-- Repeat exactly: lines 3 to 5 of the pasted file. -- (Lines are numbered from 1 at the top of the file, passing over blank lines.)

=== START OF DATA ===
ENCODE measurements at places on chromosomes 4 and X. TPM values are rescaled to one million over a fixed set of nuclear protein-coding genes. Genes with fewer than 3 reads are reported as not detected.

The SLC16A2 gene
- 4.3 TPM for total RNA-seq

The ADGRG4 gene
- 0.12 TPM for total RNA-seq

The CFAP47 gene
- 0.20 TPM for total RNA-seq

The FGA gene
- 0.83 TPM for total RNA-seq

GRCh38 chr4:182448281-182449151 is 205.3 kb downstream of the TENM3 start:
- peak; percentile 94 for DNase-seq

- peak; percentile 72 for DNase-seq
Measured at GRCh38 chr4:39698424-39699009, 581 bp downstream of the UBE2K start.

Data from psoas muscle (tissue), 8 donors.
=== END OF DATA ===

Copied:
- 4.3 TPM for total RNA-seq

The ADGRG4 gene
- 0.12 TPM for total RNA-seq